• A.V. Van Stekelenburg Stellenbosch University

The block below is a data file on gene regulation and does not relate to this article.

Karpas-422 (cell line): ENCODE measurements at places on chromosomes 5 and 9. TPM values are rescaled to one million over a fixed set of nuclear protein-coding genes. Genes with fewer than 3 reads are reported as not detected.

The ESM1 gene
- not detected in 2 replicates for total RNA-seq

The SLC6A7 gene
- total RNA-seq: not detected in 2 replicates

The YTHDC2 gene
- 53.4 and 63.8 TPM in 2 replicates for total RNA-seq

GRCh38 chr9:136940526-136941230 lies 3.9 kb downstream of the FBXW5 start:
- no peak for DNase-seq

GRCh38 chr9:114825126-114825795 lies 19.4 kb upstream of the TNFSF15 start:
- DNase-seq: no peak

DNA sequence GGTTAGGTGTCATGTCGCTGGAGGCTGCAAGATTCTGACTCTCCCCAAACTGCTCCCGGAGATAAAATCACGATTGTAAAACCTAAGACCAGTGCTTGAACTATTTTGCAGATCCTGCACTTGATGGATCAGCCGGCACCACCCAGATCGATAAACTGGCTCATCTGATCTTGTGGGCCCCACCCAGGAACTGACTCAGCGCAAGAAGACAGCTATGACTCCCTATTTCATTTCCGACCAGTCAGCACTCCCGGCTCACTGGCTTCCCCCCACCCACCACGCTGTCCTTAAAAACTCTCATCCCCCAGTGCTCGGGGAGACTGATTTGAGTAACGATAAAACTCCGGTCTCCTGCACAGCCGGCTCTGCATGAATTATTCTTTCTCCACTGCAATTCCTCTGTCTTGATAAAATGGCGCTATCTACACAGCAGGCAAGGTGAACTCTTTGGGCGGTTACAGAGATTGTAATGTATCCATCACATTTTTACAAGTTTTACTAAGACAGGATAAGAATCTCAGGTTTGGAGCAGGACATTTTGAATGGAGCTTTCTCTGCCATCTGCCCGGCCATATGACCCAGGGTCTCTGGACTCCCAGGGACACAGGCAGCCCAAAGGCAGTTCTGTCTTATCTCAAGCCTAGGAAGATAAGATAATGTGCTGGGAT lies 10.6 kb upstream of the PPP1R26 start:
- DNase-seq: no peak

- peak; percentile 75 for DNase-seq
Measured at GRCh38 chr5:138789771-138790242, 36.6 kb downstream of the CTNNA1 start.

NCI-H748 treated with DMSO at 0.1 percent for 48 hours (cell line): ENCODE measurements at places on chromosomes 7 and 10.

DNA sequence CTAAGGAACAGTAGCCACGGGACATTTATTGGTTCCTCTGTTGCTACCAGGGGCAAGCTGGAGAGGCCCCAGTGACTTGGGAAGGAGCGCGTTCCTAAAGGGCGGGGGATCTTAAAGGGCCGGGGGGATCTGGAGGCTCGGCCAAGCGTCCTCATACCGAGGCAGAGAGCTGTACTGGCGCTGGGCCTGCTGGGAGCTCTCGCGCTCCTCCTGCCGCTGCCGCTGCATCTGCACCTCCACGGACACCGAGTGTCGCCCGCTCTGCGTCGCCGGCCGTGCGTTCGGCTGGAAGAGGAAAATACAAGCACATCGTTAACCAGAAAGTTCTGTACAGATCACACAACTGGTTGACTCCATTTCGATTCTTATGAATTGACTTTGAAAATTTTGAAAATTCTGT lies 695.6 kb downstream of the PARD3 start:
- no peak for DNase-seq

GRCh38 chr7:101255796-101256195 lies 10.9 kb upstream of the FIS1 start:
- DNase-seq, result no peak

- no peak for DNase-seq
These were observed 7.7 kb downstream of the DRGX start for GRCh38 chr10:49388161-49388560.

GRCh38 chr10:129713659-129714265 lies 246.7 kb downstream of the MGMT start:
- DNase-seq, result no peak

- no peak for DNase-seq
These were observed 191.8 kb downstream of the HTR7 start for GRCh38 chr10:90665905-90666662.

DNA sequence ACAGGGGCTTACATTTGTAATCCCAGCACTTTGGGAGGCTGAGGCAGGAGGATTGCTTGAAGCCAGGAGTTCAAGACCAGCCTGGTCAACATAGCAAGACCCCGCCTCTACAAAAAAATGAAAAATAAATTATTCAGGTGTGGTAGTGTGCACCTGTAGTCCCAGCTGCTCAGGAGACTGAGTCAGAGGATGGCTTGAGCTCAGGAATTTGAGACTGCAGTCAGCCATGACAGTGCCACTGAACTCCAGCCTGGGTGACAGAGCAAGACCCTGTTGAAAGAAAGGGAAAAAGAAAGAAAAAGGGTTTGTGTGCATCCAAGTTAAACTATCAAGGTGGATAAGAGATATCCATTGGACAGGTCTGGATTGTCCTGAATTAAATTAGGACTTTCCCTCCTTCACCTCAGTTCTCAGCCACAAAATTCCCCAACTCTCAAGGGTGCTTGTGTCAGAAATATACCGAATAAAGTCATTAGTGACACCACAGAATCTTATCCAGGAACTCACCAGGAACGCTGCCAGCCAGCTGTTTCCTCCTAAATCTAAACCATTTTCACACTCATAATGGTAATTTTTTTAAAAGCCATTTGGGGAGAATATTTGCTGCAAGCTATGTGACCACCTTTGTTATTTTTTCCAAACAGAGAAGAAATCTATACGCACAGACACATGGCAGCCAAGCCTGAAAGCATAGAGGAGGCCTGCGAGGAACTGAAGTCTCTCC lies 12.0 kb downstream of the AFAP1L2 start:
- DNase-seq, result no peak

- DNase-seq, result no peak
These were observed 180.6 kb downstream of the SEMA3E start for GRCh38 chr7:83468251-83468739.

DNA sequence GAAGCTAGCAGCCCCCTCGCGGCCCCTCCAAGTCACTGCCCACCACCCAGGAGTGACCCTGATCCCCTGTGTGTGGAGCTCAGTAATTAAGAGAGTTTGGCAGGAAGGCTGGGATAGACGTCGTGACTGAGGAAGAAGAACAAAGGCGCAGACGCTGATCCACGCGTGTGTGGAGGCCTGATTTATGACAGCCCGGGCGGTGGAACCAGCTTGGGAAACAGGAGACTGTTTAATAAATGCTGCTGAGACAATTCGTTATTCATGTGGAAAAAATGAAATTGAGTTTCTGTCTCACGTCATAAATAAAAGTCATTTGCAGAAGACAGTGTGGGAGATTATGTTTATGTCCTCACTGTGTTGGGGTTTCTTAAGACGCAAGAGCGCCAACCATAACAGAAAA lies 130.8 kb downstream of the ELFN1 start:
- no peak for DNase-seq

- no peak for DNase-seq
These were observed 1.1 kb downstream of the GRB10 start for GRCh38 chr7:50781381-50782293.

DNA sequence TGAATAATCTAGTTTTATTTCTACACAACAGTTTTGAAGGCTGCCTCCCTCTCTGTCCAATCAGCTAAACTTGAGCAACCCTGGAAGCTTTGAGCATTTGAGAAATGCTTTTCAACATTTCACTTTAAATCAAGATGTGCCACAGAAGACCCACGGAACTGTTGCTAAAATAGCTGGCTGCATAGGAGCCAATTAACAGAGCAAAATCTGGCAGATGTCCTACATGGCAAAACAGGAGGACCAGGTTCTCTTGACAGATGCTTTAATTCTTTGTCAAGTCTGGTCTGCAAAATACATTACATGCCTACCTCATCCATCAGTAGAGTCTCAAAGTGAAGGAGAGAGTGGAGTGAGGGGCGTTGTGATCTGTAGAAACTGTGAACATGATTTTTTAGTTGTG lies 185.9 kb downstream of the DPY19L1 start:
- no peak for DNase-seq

Plocamus, one of the guests at Trimalchio’s dinner-party, when encouraged by his host to give proof of his histrionic and musical talents, is only too keen to oblige: oppositaque ad os manu nescio quid taetrum exsibilavit quod postea Graecum esse affirmabat (“and he put his hand to his mouth and whistled out some terrible stuff I couldn’t identify. Afterwards he told us it was a Greek air”; transl. Lindsay 1960). If we were to pose ourselves the question whether antiquity knew the phenomenon of people whistling tunes, this episode from Petronius’ Satyricon (64.5) seems to provide us with an affirmative answer. Unfortunately, however, though most translators take exsibilavit here to mean “whistled”, it is also possible that the verb is used by Petronius in a metaphorical sense, as it is by others (Seneca De Ira 3.4), to describe a squeaky voice. And this possibility dashes our hope of ever finding an answer to the question whether Greeks and Romans did whistle tunes, because this episode in Petronius is the only one that seemed to hold a promise of providing us with a positive answer. It must be added, though, that such an answer would here in any case not be satisfying. Plocamus would have been doing what Hesychius calls αὐλωλάζειν: τό συρίττειν διὰ τῶν δακτύλων (“whistling through the fingers”) i.e. imitating the sound of a flute (αὐλός) while using one’s fingers as a substitute for an instrument. This is a different way of whistling from that which one practices purely with the lips, which is the kind of whistling in which we are interested here.